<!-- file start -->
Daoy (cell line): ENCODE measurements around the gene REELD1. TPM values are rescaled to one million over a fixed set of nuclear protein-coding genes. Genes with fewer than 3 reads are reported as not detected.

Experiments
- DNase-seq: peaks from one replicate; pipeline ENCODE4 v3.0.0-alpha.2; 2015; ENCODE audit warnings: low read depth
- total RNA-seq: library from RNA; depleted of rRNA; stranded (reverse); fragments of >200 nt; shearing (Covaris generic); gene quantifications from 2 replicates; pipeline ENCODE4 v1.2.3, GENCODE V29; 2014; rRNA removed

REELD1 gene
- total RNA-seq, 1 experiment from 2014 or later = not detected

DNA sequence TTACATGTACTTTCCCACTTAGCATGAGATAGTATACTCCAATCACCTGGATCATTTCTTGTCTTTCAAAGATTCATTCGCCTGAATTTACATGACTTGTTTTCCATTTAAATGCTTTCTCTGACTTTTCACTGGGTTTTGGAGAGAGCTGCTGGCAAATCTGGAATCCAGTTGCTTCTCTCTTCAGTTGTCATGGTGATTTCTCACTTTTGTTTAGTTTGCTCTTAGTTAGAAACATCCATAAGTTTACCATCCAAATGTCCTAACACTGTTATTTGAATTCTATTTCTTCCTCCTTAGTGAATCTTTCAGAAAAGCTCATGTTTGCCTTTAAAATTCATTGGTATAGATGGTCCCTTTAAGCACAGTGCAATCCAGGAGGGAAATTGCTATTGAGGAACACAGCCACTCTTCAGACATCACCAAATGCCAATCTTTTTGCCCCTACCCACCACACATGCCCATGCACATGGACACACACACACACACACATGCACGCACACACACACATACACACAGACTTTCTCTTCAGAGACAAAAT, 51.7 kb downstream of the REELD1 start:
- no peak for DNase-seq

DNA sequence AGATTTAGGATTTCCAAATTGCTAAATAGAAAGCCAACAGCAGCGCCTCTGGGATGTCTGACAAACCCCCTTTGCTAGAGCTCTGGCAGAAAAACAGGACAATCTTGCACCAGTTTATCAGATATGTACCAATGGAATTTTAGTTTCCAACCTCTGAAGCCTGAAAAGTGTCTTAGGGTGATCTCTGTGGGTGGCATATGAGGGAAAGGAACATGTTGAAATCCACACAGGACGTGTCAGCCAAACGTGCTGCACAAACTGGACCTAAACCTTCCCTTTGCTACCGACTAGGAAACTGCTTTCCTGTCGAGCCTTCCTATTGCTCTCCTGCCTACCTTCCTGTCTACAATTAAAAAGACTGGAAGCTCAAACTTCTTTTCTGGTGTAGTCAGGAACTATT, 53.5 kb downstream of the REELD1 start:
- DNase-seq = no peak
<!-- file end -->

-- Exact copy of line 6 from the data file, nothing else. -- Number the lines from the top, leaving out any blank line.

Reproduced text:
- total RNA-seq, 1 experiment from 2014 or later = not detected